Partnering for Success: Implementing a Cross-systems Collaborative Model between Behavioral Health and Child Welfare
Graduate School of Social Work
Many children and youth involved with child welfare services receive mental health services. Yet, substantial evidence suggests efforts are frequently uncoordinated and clinical outcomes are inconsistent. Enhancing the coordination of mental health services is a potential mechanism for improving outcomes when combined with the use of evidence-based practices. The Partnering for Success (PfS) model provides comprehensive coordination support while ensuring children and youth have access to cognitive-behavioral approaches to treating anxiety, depression, and trauma, and/or a parent management approach for behavior problems. PfS leverages a co-training collaborative model for mental health and child welfare professionals to understand the optimal interplay between professionals and families and the targeting of treatment. PfS uses a High-Fidelity Performance Indicator framework organized and assessed at two distinct levels: (1) Delivery System Partnership & Leadership Performance and (2) Child Welfare & Mental Health Workforce Performance. Results across four sites indicate that the model is generally feasible and training efforts result in significant knowledge gain for child welfare workers and mental health practitioners. Over the course of the project, 2285 clients were served using the clinical model and, across all treatment targets, significant improvements in symptoms were observed. The results of this collaborative model are sustained implementation of mental health services that are evidence-based, coordinated between child welfare workers and mental health practitioners, and offered evidence of improved mental health treatment outcomes.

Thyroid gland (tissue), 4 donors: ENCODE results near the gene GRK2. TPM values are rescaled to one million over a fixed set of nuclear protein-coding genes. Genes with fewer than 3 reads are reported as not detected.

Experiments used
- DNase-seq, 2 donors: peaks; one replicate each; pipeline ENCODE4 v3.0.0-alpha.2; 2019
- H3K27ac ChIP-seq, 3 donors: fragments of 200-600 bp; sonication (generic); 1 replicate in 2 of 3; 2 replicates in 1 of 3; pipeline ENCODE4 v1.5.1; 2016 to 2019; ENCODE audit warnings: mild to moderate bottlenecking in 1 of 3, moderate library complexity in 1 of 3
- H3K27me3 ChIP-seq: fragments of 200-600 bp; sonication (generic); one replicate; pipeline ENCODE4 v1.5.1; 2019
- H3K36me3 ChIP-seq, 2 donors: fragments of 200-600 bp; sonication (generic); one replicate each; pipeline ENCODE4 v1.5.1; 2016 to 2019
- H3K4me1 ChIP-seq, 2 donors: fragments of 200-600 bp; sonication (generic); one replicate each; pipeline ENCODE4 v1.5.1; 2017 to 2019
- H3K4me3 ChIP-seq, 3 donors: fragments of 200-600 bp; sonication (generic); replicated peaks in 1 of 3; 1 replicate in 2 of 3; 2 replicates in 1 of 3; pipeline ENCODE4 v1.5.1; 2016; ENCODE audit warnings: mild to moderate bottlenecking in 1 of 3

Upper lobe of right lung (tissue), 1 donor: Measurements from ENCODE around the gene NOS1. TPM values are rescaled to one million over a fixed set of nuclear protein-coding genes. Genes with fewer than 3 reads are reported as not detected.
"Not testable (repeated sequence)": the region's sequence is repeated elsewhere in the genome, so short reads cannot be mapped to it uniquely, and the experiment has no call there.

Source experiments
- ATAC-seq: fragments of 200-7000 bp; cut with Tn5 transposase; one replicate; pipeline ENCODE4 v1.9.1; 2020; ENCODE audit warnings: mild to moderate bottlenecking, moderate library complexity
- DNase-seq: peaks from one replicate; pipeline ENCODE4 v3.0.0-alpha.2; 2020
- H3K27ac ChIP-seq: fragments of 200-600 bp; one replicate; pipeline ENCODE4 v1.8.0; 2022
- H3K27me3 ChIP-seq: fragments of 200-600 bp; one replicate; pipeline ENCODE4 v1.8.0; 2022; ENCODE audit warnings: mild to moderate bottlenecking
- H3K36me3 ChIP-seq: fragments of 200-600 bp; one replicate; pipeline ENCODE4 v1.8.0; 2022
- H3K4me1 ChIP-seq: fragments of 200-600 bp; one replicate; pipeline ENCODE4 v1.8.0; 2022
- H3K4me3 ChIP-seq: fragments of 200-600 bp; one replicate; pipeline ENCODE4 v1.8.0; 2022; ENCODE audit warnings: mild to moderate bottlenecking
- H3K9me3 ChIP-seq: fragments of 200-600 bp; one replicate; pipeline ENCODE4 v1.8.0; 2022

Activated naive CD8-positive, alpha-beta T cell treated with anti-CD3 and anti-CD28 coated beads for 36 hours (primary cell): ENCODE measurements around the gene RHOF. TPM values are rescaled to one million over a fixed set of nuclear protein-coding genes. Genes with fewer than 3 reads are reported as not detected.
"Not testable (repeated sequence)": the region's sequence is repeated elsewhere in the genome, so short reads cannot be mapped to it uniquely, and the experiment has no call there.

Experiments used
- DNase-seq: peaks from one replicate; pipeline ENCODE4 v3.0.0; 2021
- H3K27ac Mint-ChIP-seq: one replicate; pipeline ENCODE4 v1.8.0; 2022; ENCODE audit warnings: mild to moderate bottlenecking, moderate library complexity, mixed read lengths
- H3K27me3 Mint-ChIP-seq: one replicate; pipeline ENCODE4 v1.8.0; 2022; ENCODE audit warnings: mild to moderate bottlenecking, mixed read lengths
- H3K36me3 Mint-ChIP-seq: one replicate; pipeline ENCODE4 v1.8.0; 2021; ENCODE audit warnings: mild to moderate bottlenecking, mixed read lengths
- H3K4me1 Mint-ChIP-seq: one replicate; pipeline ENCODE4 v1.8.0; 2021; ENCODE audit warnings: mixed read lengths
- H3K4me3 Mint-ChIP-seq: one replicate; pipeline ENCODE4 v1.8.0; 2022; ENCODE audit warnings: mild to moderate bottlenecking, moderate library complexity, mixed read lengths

Barth, R. P., Rozeff, L. J., Kerns, S. E.U., & Baldwin, M. J. (2020). Partnering for Success: Implementing a cross-systems collaborative model between behavioral health and child welfare. Children and Youth Services Review, 117, 104663. DOI: 10.1016/j.childyouth.2019.104663.
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